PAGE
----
St Comgalls mourns the loss of ‘The Master’
By John Hart – Photos – Thanks to Damian McKee
Naomh Comhghall GAC is mourning the loss of one of the most significant figures in its history, with the passing of Sean Smith.
In the 1970s ready employment in British Enkalon and Belfast being the most intense crucible of the troubles led to an explosion of Antrim’s population. The local parish had to rapidly respond with a new church and school to cope with the increase in numbers.
A state-of-the-art campus was the result in the form of St Joseph’s and to head up what would become one of the largest ever primary schools in the region, Sean arrived as a young educator ready to make his mark.
With a nod to his teaching background he was revered in his adopted club of Bryansford as ‘The Master’ after steering them to an all-Ireland Club Final in 1971 so he came with a huge GAA pedigree and before long he was drawn into the St Comgalls fraternity.
One of the mainstays of the squad at the time was no-nonsense defender Ronnie McNeilly and he recalls the impact that Smith had on the club.
Ronnie McNeilly said, “In those days club training was a pretty haphazard affair, but Sean brought in new methods, new drills and most of all a culture of performance. He didn’t suffer those who wouldn’t buy into his methods, but then he had achieved at a much higher level than any of us, so why should he?’
“Backs vs forwards, staggered runs, flexibility, hand-passing under pressure, and playing the percentages were all new concepts. No doubt his educational background influenced how he thought about the game, but he schooled us in the art of tactical play, studying the opposition, and nullifying their most potent aspects.”
Ronnie said this was most famously exhibited in the match where St Comgalls secured its first Junior County Championship in 1972.
“We had the wind in the first half and with my brother Raymond scoring a goal and couple of points we were 1-6 to 0-5 up at half-time. With the breeze at their back, Sean was wary of the threat of three county players in the St Enda’s ranks renowned for picking points from range. He dropped our half-forward line, and our midfield deeper into defensive mode, and by stopping St Enda’s from getting into any sort of fluency, we won the match 1-11 v 0-8.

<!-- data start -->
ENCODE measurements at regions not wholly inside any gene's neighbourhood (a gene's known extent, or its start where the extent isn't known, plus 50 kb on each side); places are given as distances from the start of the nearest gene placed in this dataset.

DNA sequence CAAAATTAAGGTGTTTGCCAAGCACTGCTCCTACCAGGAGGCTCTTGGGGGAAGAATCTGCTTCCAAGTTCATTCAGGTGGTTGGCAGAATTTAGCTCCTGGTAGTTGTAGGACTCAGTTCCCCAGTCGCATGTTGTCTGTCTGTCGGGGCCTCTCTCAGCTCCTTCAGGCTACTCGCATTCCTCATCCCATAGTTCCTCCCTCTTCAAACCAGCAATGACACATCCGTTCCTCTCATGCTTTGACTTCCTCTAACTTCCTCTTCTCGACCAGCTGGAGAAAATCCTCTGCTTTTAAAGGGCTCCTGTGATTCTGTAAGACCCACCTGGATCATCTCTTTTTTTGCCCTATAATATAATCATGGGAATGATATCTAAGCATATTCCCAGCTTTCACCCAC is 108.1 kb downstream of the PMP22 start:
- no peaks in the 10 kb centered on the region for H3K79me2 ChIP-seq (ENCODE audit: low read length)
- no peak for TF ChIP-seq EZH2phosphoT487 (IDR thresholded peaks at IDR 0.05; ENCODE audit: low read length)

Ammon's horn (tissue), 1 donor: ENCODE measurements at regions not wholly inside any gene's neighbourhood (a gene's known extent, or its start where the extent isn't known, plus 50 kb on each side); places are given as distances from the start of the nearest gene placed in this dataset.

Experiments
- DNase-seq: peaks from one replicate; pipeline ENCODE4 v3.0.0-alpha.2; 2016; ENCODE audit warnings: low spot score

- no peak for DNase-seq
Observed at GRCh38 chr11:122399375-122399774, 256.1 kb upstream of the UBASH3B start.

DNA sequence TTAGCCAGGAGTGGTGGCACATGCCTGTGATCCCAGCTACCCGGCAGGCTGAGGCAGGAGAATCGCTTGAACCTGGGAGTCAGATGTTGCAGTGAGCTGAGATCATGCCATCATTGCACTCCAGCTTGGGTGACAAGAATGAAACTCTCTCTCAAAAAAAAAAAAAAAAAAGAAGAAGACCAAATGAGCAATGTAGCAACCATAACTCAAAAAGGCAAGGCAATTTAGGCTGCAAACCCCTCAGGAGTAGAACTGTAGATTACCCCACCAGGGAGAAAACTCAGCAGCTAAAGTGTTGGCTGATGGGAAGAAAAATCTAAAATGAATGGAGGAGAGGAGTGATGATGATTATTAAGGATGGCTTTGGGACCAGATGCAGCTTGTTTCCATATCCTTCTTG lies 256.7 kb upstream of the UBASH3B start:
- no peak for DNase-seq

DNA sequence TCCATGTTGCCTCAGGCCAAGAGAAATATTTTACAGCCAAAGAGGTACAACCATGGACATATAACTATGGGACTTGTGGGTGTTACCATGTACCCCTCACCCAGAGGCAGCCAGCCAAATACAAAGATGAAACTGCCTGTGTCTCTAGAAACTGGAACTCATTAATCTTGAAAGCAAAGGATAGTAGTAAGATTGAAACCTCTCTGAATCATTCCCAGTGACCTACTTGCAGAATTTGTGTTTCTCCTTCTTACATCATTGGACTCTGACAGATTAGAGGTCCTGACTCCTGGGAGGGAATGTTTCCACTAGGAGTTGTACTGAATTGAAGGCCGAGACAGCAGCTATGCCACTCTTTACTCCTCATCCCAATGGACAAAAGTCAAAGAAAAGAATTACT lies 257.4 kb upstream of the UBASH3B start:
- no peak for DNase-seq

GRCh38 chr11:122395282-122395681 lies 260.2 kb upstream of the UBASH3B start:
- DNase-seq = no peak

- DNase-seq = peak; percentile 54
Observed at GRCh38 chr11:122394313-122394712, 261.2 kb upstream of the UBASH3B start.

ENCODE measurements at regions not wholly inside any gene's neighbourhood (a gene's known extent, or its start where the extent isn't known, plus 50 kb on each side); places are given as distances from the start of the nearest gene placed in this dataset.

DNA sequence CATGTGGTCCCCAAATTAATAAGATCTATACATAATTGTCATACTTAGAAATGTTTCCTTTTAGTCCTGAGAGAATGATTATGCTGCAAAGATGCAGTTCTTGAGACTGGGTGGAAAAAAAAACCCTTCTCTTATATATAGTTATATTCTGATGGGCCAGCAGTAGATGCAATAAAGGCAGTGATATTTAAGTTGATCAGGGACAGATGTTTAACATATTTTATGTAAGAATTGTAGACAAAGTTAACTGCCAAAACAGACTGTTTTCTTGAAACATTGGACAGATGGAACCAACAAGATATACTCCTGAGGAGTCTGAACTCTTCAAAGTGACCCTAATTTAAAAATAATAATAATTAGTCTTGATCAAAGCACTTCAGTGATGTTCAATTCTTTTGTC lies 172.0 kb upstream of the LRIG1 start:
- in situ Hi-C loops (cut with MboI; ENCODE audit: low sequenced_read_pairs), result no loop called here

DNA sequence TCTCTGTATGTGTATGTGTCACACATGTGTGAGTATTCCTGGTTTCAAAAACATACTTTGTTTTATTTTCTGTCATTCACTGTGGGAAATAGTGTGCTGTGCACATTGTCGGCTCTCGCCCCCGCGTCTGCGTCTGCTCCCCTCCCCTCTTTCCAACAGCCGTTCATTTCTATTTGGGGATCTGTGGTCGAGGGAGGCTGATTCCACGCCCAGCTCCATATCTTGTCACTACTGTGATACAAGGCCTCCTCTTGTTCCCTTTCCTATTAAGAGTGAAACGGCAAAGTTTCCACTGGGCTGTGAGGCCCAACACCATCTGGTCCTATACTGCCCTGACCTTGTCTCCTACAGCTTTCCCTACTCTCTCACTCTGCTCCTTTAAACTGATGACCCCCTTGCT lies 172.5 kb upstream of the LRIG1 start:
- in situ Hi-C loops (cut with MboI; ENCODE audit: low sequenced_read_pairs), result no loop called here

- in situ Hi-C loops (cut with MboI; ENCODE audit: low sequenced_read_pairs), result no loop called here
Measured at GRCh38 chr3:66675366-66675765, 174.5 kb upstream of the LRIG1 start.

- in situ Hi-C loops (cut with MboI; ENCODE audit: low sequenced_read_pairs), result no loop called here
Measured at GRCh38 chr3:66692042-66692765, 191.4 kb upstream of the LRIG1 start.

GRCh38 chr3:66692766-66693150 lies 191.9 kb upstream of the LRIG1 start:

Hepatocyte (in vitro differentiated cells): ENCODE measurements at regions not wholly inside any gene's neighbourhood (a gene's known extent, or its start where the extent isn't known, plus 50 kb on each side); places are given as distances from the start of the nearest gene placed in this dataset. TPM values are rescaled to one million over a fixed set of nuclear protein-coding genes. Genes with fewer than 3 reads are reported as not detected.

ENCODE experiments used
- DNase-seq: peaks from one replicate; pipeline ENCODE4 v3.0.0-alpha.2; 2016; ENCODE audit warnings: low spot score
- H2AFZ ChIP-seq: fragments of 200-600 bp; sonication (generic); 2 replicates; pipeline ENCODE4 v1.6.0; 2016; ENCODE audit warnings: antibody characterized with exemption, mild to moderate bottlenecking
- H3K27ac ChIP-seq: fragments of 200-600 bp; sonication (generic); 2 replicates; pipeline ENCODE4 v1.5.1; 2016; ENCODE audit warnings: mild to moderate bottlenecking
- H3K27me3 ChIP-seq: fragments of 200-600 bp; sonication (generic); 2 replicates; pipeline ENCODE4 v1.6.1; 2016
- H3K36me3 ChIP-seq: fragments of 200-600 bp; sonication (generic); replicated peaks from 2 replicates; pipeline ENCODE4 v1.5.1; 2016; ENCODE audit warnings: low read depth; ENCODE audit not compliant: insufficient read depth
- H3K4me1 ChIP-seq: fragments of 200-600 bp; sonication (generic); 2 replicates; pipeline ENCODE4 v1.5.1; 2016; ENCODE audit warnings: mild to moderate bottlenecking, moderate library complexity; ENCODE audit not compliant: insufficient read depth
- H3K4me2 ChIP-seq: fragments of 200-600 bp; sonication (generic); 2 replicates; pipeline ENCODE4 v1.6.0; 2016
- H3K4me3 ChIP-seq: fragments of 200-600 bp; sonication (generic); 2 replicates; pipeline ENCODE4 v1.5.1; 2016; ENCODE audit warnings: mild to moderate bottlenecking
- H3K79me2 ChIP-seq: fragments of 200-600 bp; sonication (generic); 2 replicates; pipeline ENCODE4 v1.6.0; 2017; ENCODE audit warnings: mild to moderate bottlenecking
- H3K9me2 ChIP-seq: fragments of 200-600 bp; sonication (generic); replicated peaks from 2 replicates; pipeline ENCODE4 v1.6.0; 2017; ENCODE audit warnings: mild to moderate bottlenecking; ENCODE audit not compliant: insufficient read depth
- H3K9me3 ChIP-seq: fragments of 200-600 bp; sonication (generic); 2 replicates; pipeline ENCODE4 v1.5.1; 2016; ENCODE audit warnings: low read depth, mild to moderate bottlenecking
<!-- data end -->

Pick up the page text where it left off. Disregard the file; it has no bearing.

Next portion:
His influence was observed too by the press at the time with reports in the Antrim Guardian noting “…..St Comgalls were sharper, fitter and more inventive, and in their jubilation the influence of former Bryansford mastermind Sean Smith could be detected.”
Victories followed in the league in 1978 and the South West Championship in 1982, but Sean didn’t just confine his efforts to the sideline, he also got involved in club administration serving as Vice-Chair.
He was famous for his exploits with Bryansford and the Down County side but his influence on young people in Antrim and his bringing success to the men in Green and White will always be remembered with pride.
A native of Maghery in Co Armagh, Sean won an All Ireland Minor medal in 1949 with his home County. It was though with his adopted County of Down that Sean came to prominence as the manager of the great Bryansford team of the late 1960s early 70s.
Sean had two spells as Down Senior team manager guiding the team to Ulster Senior Finals in 1974 and 1975 and then again in 1986. An Anglo Celt victory was to elude him but he helped provide many memorable days for Down supporters during his terms as manager. A man who was passionate about the game and who was a great exponent of coaching, it was often said that Sean Smith was ahead of his time.